My heart is ok, but my eyes are bleeding

Originally posted on Leaf Security Research:

TL;DR: heartbleed is bad, but not world ending. OpenSSL is not any more vulnerable because of its freelists and would still be vulnerable without them.

We felt that there weren’t enough heartbleed write-ups yet, so we wrote another one. Unlike many of the other posts, we are not going to talk about the TLS protocol or why we think the heartbeat extension is pointless. Instead, we are going to focus on the bug itself and more specifically, why sensitive data gets leaked.

First we would like to state that, as far as complexity goes, the heartbleed vulnerability is nothing special, but that doesn’t mean it was easy to find. All bugs are easy to spot after someone else points them out to you. Hindsight is 20/20 after all. Riku, Antti and Matti at Codenomicon and Neel Mehta at Google all independently discovered this bug. Neel was also kind enough to…

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Hacker School banning “feigned surprise” is absolutely brilliant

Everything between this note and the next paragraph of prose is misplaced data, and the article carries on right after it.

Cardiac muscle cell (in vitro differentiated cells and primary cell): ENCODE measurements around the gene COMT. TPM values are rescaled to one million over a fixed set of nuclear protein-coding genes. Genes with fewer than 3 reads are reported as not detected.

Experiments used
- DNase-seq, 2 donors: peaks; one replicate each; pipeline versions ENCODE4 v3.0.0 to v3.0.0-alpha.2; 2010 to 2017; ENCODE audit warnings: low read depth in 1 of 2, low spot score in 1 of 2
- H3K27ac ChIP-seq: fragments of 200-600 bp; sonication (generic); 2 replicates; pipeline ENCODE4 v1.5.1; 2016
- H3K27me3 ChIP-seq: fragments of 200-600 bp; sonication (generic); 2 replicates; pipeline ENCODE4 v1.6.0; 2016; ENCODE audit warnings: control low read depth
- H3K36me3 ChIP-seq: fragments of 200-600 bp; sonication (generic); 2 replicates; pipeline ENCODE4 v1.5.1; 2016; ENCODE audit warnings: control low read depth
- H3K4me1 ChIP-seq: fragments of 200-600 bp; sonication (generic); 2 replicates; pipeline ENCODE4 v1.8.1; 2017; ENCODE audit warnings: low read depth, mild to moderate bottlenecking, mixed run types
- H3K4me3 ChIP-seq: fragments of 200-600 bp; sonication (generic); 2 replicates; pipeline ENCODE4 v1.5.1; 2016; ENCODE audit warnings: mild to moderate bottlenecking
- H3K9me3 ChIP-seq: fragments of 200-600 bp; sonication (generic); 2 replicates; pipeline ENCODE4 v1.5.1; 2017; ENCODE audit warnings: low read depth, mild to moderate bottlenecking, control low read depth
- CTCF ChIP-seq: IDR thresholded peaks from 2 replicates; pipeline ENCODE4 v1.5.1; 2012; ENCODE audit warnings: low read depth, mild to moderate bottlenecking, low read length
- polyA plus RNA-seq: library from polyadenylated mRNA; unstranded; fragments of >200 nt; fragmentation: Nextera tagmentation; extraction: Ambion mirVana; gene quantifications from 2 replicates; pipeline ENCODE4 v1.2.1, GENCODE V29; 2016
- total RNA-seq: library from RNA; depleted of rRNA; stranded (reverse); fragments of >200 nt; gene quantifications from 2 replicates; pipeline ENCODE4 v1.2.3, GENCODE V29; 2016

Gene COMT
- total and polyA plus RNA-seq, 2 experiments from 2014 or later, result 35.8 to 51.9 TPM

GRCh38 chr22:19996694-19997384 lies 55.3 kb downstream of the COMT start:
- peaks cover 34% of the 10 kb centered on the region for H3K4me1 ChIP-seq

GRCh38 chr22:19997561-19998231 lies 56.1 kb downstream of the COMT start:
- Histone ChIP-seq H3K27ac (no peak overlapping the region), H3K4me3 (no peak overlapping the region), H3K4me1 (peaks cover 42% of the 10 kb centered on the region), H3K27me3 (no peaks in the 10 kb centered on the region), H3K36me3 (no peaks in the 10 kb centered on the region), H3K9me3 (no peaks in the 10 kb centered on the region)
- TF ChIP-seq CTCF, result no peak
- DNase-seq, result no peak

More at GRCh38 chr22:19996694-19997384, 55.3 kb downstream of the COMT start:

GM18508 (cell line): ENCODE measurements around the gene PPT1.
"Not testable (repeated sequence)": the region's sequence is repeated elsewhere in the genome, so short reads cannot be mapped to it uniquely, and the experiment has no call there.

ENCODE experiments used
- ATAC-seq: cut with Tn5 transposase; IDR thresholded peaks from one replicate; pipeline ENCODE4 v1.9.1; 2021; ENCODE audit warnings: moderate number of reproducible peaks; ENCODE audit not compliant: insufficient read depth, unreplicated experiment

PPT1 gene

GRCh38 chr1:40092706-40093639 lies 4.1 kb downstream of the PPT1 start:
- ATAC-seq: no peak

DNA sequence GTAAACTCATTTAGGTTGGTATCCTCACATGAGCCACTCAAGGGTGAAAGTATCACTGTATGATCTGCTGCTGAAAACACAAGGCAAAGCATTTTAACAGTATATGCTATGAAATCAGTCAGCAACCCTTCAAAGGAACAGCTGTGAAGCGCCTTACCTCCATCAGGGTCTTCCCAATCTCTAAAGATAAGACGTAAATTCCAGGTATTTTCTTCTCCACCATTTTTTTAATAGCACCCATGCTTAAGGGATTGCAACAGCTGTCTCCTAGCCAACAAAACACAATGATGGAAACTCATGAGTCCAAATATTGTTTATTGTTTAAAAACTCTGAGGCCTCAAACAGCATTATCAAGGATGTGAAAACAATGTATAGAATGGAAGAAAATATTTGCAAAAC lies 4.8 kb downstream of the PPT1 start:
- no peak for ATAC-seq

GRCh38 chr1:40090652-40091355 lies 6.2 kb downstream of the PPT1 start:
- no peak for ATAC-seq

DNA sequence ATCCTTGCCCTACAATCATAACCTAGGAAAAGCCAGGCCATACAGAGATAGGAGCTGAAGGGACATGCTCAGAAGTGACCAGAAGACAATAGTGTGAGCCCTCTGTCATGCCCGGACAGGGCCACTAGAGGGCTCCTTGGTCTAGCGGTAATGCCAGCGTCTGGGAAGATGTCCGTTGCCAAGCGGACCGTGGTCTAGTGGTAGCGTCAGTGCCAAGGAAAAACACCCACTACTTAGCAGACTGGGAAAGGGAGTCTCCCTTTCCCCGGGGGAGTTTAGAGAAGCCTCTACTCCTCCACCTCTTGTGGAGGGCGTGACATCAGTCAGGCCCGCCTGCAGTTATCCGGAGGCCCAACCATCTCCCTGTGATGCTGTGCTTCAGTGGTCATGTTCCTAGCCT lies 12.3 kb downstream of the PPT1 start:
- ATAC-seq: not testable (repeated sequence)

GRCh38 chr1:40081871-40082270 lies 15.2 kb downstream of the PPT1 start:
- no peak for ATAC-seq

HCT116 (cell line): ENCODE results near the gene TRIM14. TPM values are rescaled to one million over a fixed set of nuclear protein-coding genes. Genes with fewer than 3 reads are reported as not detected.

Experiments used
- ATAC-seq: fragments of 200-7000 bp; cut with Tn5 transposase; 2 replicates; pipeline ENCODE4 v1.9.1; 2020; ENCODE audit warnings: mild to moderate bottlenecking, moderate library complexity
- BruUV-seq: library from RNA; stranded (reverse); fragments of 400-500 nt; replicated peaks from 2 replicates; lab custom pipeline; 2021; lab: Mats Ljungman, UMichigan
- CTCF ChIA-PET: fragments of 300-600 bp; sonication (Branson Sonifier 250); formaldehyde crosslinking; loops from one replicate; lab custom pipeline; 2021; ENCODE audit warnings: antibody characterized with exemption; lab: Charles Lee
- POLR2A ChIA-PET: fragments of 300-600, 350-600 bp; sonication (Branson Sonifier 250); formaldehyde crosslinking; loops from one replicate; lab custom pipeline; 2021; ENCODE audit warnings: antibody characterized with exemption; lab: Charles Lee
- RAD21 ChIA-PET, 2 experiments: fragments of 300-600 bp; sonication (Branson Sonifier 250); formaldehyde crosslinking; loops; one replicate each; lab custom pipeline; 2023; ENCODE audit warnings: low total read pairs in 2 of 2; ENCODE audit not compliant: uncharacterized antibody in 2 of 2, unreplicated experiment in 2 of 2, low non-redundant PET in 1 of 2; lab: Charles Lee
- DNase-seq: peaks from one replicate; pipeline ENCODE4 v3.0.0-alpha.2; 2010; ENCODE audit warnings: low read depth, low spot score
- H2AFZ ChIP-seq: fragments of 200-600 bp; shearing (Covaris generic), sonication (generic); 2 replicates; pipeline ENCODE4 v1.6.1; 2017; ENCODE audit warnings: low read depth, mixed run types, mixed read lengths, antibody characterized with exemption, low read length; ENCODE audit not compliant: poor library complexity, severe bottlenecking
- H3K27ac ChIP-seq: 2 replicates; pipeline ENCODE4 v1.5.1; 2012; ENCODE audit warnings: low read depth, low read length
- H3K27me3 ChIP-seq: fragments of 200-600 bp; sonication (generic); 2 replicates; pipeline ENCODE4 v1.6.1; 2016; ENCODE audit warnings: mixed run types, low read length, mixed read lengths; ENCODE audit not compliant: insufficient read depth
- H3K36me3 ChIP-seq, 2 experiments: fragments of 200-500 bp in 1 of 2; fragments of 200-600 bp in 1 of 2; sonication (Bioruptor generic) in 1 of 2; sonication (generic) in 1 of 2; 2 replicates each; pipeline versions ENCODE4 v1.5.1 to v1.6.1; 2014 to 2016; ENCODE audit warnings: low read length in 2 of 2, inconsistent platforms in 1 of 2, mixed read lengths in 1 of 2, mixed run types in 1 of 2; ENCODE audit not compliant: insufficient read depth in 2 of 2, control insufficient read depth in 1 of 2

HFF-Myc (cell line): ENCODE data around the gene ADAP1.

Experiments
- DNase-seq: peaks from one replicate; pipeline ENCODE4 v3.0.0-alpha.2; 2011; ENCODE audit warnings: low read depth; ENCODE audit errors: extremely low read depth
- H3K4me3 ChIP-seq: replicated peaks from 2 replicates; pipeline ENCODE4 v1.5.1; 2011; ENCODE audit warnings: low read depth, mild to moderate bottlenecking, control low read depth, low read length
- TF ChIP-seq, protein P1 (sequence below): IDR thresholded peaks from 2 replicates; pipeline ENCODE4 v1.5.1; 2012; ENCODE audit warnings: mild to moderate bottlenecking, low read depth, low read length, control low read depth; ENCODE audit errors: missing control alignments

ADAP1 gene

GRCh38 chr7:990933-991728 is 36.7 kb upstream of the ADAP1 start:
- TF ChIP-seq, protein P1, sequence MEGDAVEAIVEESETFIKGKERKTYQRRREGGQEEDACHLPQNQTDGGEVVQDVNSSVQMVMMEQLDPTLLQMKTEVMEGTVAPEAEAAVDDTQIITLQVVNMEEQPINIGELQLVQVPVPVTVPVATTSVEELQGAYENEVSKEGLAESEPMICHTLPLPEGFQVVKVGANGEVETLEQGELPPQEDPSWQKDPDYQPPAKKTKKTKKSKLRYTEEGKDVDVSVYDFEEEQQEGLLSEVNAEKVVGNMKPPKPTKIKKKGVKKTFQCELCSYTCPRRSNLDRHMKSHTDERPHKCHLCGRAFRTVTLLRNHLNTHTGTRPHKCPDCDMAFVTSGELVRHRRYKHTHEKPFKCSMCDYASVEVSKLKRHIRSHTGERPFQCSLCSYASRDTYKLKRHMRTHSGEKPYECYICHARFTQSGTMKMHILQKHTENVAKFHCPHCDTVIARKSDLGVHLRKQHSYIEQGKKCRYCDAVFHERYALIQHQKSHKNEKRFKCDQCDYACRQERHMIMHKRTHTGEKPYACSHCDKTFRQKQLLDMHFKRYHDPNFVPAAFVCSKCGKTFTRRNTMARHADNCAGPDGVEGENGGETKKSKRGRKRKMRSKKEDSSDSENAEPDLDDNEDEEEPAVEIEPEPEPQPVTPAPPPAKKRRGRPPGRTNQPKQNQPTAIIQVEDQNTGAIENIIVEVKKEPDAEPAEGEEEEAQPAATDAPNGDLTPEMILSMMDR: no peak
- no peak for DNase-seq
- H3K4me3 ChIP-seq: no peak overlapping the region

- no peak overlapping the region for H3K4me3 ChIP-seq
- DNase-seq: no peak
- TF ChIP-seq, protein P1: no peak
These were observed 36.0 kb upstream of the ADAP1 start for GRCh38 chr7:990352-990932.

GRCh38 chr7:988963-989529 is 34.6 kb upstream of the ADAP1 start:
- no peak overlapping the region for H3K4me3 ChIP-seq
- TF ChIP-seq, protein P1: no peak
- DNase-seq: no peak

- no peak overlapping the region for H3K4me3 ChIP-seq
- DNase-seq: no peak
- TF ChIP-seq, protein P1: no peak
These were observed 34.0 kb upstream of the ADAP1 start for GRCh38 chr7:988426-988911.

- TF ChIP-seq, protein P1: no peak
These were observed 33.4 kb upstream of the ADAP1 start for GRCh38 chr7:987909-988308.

eksith:

“Feigned surprise” should be banned in any organization that purports to bestow knowledge and build confidence as it does the opposite in both.

Originally posted on Coffee Spoons of Code:

[Since you might wonder while reading this piece what my relationship to Hacker School is: I have no relationship with Hacker School. It has been described to me, and I have devoured the blog. If I made a mistake, let me know.]

The biggest insight I’ve had as a programmer is just how often other programmers are portraying false confidence. My natural approach to problem-solving is Socratic, feeling out different ideas and taking small, well-supported steps. Compare and contrast that with making gigantic pronouncements full of bravado. Writing software is inherently an exercise in managing complexity, which is best done with caution.